Lost And Found Presented By LubriSynHA: Pickleball Replaces Ponies For Former Jockey Lively

Nearly three decades after riding in his final race, John Lively is still competitive, still athletic and still enjoying camaraderie. Instead of the racetrack, he and his wife Pat have found those same elements in playing pickleball, a hybrid of tennis, table tennis, and badminton.

“We play two, three, sometimes four hours a day,” he said. “We feel that it is good for our health to stay active and fit. It is fun and we enjoy meeting other people. It is very big in Florida and Arizona where we used to spend the winters and it is getting bigger all the time.”

The Livelys, married since 1961, now reside in Hot Springs, Ark., where their daughter, Patrice, works for the Arkansas Horsemen’s Benevolent and Protective Association. Their son David has made a career as an assistant to nationally ranked trainers.

Lively’s resume has 3,468 victories, including the 1976 Preakness Stakes aboard Elocutionist, who he guided to a third-place finish in the Kentucky Derby. His trophy collection includes the 1990 George Woolf Memorial Jockey Award that “honors riders whose careers and personal character earn esteem for the individual and the sport of Thoroughbred horse racing.”

“At the time and still today it means an awful lot simply because I was elected by my fellow riders who I was competing against day in and day out,” he said. “It is meaningful that they chose me as a good role model even away from the racetrack.”

A regular at Oaklawn Park in winter, Ak-Sar-Ben in Omaha in summer and other tracks such as Louisiana Downs, Keeneland and Churchill Downs in between, Lively pocketed many riding titles while keeping steady statistics throughout his career. Recognizing that his opportunities were starting to dwindle, he strategically retired with no regrets.

“If I had still been winning two or three races a day, I would not have been ready but I was ready for something different,” he said.

That something different was far removed from Thoroughbred racing.

“We are both from northeast Oklahoma and we went back there and went into the cattle raising business,” he said. “Then an opportunity came along for a poultry raising operation. We did that for about three years along with the cattle. Then we got out of that and retired completely.”

They sold their house and traveled the country in their motor home for 10 years of summer sightseeing and winter sojourns in Arizona or Florida. While in Arizona in 2014, Lively developed health issues that affected his balance. The condition eventually was brought under control with medication and physical therapy but concern about relapses inspired them to cease traveling and move to Rogers, Ark. In 2019 they settled in Hot Springs, where Lively will occasionally go to the Oaklawn Park races to see old friends. He also gets that opportunity in various celebrations such as the inductions of former jockeys Tim Doocy and Ken Shino into the Nebraska Thoroughbred Racing Hall of Fame earlier this year. (Lively was inducted in 1979.)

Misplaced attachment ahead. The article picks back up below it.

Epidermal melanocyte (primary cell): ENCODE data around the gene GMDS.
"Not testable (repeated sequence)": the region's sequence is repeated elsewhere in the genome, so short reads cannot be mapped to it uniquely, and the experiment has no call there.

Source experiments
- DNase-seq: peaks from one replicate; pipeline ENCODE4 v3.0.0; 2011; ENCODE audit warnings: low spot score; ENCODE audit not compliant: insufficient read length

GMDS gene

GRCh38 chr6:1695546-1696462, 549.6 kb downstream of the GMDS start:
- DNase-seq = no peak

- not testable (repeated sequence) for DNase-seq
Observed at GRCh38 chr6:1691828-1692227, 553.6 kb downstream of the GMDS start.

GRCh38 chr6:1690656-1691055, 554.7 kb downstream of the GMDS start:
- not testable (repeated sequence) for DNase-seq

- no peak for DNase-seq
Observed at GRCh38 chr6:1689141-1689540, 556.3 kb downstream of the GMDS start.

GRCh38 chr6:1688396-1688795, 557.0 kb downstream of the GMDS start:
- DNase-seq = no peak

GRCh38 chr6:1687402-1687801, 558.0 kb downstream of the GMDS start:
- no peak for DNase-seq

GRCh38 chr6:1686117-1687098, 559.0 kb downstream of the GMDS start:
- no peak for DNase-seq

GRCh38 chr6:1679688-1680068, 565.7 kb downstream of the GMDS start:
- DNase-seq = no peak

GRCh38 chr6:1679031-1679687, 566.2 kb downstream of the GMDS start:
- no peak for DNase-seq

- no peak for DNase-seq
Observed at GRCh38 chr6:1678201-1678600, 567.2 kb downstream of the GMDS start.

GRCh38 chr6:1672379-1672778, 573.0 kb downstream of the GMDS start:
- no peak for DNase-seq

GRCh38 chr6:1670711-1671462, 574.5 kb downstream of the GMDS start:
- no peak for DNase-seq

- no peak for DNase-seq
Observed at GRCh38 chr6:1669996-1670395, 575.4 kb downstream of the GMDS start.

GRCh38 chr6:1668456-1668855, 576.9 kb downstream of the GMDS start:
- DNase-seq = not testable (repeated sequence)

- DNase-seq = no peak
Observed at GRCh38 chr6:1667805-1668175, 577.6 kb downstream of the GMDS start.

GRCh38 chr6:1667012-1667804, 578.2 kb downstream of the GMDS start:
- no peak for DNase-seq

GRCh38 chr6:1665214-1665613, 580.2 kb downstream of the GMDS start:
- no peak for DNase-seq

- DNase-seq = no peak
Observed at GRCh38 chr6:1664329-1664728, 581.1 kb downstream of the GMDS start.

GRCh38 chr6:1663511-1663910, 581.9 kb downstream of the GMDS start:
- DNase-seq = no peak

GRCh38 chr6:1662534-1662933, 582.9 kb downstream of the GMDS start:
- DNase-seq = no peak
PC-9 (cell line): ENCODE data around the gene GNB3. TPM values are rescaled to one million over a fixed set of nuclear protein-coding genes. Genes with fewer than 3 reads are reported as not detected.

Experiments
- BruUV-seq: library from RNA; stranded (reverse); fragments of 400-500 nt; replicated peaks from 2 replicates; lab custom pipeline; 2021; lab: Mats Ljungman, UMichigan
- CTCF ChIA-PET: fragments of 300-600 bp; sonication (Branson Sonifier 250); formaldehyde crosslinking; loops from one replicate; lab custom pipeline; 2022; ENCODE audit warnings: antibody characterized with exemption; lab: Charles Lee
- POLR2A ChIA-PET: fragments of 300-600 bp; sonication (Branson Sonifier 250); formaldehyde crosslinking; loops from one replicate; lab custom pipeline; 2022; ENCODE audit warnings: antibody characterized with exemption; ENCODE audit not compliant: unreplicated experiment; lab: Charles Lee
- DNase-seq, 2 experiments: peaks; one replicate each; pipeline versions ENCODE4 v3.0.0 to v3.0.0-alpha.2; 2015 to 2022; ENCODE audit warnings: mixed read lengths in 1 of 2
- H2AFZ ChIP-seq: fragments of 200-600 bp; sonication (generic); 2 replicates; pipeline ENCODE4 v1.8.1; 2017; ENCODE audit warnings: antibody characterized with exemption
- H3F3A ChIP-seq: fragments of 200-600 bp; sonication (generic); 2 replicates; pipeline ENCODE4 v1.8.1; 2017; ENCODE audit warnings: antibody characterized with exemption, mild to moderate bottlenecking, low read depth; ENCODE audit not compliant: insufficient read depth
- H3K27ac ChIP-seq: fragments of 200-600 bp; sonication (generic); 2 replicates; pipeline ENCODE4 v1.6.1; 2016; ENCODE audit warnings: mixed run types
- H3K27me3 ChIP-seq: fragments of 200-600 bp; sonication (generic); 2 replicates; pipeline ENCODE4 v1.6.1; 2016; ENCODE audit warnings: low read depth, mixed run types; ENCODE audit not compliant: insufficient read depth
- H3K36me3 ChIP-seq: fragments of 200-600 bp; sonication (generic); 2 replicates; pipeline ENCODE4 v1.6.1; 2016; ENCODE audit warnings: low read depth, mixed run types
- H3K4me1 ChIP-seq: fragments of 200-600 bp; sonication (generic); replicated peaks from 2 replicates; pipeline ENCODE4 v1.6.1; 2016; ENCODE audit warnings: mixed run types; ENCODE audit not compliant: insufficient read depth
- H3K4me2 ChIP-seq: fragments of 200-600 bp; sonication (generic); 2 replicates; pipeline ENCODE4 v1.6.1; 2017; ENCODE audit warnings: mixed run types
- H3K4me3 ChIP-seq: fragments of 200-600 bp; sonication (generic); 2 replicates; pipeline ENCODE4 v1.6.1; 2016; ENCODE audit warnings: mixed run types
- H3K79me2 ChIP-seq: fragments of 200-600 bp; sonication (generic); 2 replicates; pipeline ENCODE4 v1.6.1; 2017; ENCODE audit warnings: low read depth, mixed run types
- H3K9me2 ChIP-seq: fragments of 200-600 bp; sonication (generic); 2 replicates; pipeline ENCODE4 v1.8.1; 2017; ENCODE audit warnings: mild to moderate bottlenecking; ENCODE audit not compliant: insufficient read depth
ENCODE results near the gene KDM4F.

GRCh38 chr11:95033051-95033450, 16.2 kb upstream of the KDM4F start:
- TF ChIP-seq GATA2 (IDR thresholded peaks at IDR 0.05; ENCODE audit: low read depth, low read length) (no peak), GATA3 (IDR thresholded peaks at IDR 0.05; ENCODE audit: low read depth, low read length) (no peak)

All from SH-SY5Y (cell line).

A few win pictures decorate their home, most notably his scores on Bold Ego in the 1981 Arkansas Derby, Lets Dont Fight in the 1981 Arlington-Washington Futurity and Billy Jane in the 1980 Apple Blossom Handicap. Other winner’s circle photos are kept out of sight but within easy reach to bring back memories of the workaday Thoroughbreds and people that blended to make traveling racetrackers a community. He especially notes the fraternity amongst the jockeys.

“Each and every one of us knows what we all went through to pursue this and be successful,” he said. “You know how tough it is for yourself, so it forms a bond knowing we all struggled to get there. And we spent so much time together. We were around each other in the mornings getting on horses and then in the jocks’ room all afternoon every day. Some of us were around each other more than we were our own families.”

Family played a key behind-the-scenes role in Lively’s success and life in general thanks to pickleball partner.

“Pat has kept me grounded and been a wonderful support even before I became a jockey,” he said. “It took me a long time to break in as a jockey. I rode in match races at (informal) ‘bush’ tracks but it was years before I got started at a pari-mutuel track. And she was wonderful about raising our kids more or less by herself while I was away riding and she would join me when the kids were out of school. Pat was very supportive the whole time — whatever I wanted to do, whatever ever I wanted to try, she was there.”

The post Lost And Found Presented By LubriSynHA: Pickleball Replaces Ponies For Former Jockey Lively appeared first on Horse Racing News | Paulick Report.

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